Natural Birth Control
By Emily A. Kane, ND, LAc
Can the "rhythm method" work?

Q: I’m not ready to have children but would like to one day, so vasectomy and tubal ligation are out as choices for birth control. The pill has always made me feel sick and gain weight. Is there a natural approach to contraception?
—Leslie C., Norwalk, CT

A: Surgical sterilization is pretty much the only fool-proof method (besides complete abstinence) of preventing pregnancy. All of nature conspires to successful fertilization and the continuation of life. Therefore, if we want to have sex but not create offspring, we need to fool nature. Basically, natural contraception involves preventing the egg from coming into contact with fresh sperm.

The “rhythm method” of birth control is an overly simplistic way of figuring out the timing of ovulation—it counts on ovulation occurring on day 14. This is reasonably accurate; however, it is possible to take most of the guesswork out of predicting ovulation.

Once a month, an egg is released from one of the ovaries (alternating right and left ovary each month) and is ushered up through the Fallopian tubes, which connect the ovaries with the uterus. Once the egg is safely in the uterus (occasionally there is more than one egg), it has a short time to encounter and bond with live sperm. Women can get pregnant for only one 12-24 hour “window of opportunity” per month. Part of the trick is to figure out when the egg is in the uterus.

Four important signs of fertility can be expressed in the acronym SHOW. S stands for “soft” and refers to the cervix, which is located at the top of the vaginal vault, also known as the birth canal. A fertile cervix is soft, like your cheek, rather than firm. H is for “high” and means that the cervix is way up there. The neck of the cervix elongates up to two inches at menstruation to deliver the endometrial lining (menstrual blood) directly to the outside. Then, at ovulation, the neck of the cervix shortens to reduce the distance for the sperm to reach the egg. O is for “open” and refers to the opening at the end of the cervix, called the os, which is the gateway to the uterus. Usually the os is only the size of a ballpoint pen tip. However, at ovulation it may be as large as a dime for a day. This is the opening that enlarges to 10 centimeters in diameter during delivery of a baby. The fourth sign, W for “wet,” is the most reliable and easiest to detect. Often, women are not aware of much vaginal or cervical discharge. For much of the month it may be minimal. Sometimes it looks white and feels a bit tacky, like glue. However, for the day of ovulation, the mucus is distinctly different: clear and stretchy, like egg white. In fact, the high protein composition of egg whites is similar to the biochemistry of ovulatory mucus, which is additionally loaded with estrogen crystals. A spike of estrogen is what drives the egg-of-the-month.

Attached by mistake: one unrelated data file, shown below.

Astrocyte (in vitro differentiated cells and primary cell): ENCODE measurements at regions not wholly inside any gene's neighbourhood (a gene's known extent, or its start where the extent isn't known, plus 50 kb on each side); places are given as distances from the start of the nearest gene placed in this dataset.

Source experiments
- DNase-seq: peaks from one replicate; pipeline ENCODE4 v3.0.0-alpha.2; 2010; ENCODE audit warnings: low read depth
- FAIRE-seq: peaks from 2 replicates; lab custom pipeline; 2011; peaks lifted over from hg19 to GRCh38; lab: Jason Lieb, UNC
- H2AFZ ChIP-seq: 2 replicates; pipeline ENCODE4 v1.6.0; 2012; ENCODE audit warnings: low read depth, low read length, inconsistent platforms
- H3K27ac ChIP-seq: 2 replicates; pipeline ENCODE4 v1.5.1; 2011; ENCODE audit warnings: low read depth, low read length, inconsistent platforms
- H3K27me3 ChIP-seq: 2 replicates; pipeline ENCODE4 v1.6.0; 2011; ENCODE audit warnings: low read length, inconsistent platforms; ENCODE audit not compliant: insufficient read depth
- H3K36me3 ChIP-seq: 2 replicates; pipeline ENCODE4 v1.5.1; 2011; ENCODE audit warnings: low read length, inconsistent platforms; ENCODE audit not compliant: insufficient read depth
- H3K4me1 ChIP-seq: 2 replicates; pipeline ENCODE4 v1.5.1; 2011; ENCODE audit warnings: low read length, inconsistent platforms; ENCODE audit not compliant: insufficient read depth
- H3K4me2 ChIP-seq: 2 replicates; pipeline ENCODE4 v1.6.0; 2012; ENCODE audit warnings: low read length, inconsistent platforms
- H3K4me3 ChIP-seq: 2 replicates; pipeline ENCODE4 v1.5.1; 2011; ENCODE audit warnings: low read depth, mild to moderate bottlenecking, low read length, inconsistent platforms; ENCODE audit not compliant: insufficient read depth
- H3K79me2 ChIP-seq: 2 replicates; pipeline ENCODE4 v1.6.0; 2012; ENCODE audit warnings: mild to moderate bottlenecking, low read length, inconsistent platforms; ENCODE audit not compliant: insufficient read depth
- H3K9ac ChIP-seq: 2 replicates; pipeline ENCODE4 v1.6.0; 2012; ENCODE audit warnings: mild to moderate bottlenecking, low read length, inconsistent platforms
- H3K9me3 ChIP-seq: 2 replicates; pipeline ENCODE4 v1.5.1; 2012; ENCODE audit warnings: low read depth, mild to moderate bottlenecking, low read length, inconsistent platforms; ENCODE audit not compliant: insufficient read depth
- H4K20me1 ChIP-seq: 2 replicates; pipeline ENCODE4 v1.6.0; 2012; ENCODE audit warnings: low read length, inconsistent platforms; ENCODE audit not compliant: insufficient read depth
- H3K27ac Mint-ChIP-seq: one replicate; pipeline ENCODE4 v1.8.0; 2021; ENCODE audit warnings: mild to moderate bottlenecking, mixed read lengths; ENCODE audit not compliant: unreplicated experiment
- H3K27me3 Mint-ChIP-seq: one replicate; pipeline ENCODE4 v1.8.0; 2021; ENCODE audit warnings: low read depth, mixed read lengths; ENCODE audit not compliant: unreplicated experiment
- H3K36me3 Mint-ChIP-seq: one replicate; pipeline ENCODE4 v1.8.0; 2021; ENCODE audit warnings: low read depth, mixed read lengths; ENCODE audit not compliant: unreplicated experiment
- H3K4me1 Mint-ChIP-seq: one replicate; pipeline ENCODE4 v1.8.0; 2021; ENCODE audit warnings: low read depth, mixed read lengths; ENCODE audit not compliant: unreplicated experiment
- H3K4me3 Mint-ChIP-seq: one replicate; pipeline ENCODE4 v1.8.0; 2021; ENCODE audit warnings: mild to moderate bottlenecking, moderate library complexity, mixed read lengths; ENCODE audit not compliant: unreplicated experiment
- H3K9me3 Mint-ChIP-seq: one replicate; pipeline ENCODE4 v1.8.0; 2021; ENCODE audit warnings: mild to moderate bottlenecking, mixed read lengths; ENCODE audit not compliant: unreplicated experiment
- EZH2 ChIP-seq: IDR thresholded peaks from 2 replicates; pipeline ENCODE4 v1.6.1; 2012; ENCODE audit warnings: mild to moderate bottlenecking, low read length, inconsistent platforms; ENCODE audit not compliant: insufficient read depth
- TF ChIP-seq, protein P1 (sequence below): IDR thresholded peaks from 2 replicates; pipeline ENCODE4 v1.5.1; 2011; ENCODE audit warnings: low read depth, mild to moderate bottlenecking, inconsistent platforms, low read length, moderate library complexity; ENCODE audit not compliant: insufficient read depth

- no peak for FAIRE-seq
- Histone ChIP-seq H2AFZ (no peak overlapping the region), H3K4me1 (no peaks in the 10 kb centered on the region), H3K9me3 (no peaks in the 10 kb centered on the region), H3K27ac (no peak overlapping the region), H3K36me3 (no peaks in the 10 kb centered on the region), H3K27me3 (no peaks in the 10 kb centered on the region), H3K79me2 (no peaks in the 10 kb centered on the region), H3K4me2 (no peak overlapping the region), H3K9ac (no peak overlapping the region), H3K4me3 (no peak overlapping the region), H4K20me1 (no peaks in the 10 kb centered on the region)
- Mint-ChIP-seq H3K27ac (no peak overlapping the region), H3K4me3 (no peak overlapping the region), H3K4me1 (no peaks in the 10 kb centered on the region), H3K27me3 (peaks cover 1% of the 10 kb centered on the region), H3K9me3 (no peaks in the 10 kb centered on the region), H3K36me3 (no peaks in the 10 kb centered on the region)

Basal body temperature is another way of tracking fertility. Besides paying attention to the position and moisture of the cervix, women can take and keep track of their temperature every morning for a year. Right before ovulation, there occurs a distinct rise of at least 0.7° F for a day.

Because the sperm can live three or even five days, the real trick is to figure out ovulation before it occurs. The solution involves abstinence or protected sex for the week before predicted ovulation. The second week of the monthly cycle is the danger zone. To play it safe in figuring out when the “danger zone” time begins, use the “Rule of 21,” which involves a woman having tracked her fertility for about a year. When she has her data, she should calculate the number of days in the shortest cycle. Even if her cycles are usually 29 or 30 days, the shortest one of the year might be only 24 days.

She should take the length of her shortest cycle during the past year, and subtract the number 21. In the example above, the answer is 3. This means that after day 3 of her cycle, she enters the “danger zone” until her ovulation is complete. Most women will not be ovulating 5 days (the possible duration of the sperm’s life) after day 3. However, this formula builds in a lot of buffer for early ovulation, long-living sperm, a freak short cycle, etc. Menses following ovulation by 12-16 days is standard. The actual timing of ovulation is a bit trickier to figure, but poses a splendid and useful challenge for everyone who enjoys potentially procreative sex.




Related Articles: